To evaluate a multicomponent primary care–based intervention to increase sun protection behaviors among adolescents. Excessive sun exposure in childhood increases the lifetime risk of melanomas and other forms of skin cancer. Interventions to improve sun protection behaviors in childhood have been based primarily in school and community settings, with little attention to the role of primary care physicians.
A 2-year randomized controlled trial.
Primary care physician offices and participant homes.
Eight hundred nineteen adolescents aged 11 to 15 years.
At the study onset and the 12-month follow-up, the adolescents engaged in an office-based expert system assessment of sun protection behaviors followed by brief stage-based counseling from the primary care provider. Participants also received up to 6 expert system–generated feedback reports, a brief printed manual, and periodic mailed tip sheets. Participants randomized to the comparison condition received a physical activity and nutrition intervention.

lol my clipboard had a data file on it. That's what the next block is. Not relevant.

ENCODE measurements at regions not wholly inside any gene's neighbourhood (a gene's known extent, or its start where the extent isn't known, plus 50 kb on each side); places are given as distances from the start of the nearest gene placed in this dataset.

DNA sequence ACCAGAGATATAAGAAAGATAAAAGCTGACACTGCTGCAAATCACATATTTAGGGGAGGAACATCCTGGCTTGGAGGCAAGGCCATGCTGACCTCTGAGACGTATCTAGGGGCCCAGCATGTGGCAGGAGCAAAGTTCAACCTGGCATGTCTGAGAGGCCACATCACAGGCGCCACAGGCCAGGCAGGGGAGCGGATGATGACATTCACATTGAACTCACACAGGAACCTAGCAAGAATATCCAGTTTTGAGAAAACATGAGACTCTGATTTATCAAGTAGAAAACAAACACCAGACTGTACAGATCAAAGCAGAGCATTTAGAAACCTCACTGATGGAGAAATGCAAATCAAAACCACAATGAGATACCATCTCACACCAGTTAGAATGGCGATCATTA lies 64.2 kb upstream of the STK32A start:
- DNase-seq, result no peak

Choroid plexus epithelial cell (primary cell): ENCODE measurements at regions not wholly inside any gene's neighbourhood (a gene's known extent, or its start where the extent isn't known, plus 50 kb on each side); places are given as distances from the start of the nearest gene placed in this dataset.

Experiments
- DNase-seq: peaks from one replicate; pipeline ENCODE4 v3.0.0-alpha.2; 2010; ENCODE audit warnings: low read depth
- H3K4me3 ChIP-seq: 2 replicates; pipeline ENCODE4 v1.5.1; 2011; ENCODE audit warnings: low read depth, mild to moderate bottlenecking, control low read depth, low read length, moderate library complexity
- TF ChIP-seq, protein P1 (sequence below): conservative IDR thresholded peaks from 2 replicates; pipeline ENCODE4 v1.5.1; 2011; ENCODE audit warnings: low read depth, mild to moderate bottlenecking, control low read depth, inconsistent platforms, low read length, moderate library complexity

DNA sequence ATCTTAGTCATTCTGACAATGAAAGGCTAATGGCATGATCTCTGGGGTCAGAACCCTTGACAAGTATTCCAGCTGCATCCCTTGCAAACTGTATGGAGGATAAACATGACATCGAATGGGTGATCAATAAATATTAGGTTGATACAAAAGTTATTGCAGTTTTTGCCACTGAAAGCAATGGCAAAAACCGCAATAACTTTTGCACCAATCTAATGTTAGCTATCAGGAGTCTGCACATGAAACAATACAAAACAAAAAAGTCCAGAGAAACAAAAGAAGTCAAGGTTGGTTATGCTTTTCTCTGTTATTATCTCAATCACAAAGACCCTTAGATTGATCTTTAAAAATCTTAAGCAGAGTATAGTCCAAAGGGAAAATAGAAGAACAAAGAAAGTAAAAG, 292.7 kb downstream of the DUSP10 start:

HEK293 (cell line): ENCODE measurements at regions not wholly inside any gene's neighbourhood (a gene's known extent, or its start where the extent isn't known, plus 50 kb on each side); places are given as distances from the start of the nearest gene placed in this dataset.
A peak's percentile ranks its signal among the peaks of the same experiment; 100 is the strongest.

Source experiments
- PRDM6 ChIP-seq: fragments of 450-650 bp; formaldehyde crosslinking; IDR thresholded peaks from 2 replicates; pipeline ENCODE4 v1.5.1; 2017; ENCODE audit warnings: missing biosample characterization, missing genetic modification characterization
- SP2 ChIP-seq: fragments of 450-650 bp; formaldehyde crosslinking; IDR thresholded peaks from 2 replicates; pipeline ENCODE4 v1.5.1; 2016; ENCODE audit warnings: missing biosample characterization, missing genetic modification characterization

Main Outcome Measure
A self-reported composite measure of sun protection behavior.
A random-effects repeated-measures model indicated a greater adoption of sun protection behaviors over time in the intervention group compared with the control group. The intervention effect corresponded to between-group differences at 24 months in avoiding the sun and limiting exposure during midday hours and using sunscreen with a sun protection factor of at least 15. Secondary analysis indicated that, by 24 months, more adolescents in the intervention group had moved to the action or the maintenance stage of change than those in the control group (25.1% vs 14.9%; odds ratio, 1.74; 95% confidence interval, 1.13-2.68). Sun protection behavior was also found to be positively associated with the completion of more intervention sessions (P = .002).
Primary care counseling coupled with a minimal-intensity expert system intervention can improve adolescents' sun protection behaviors.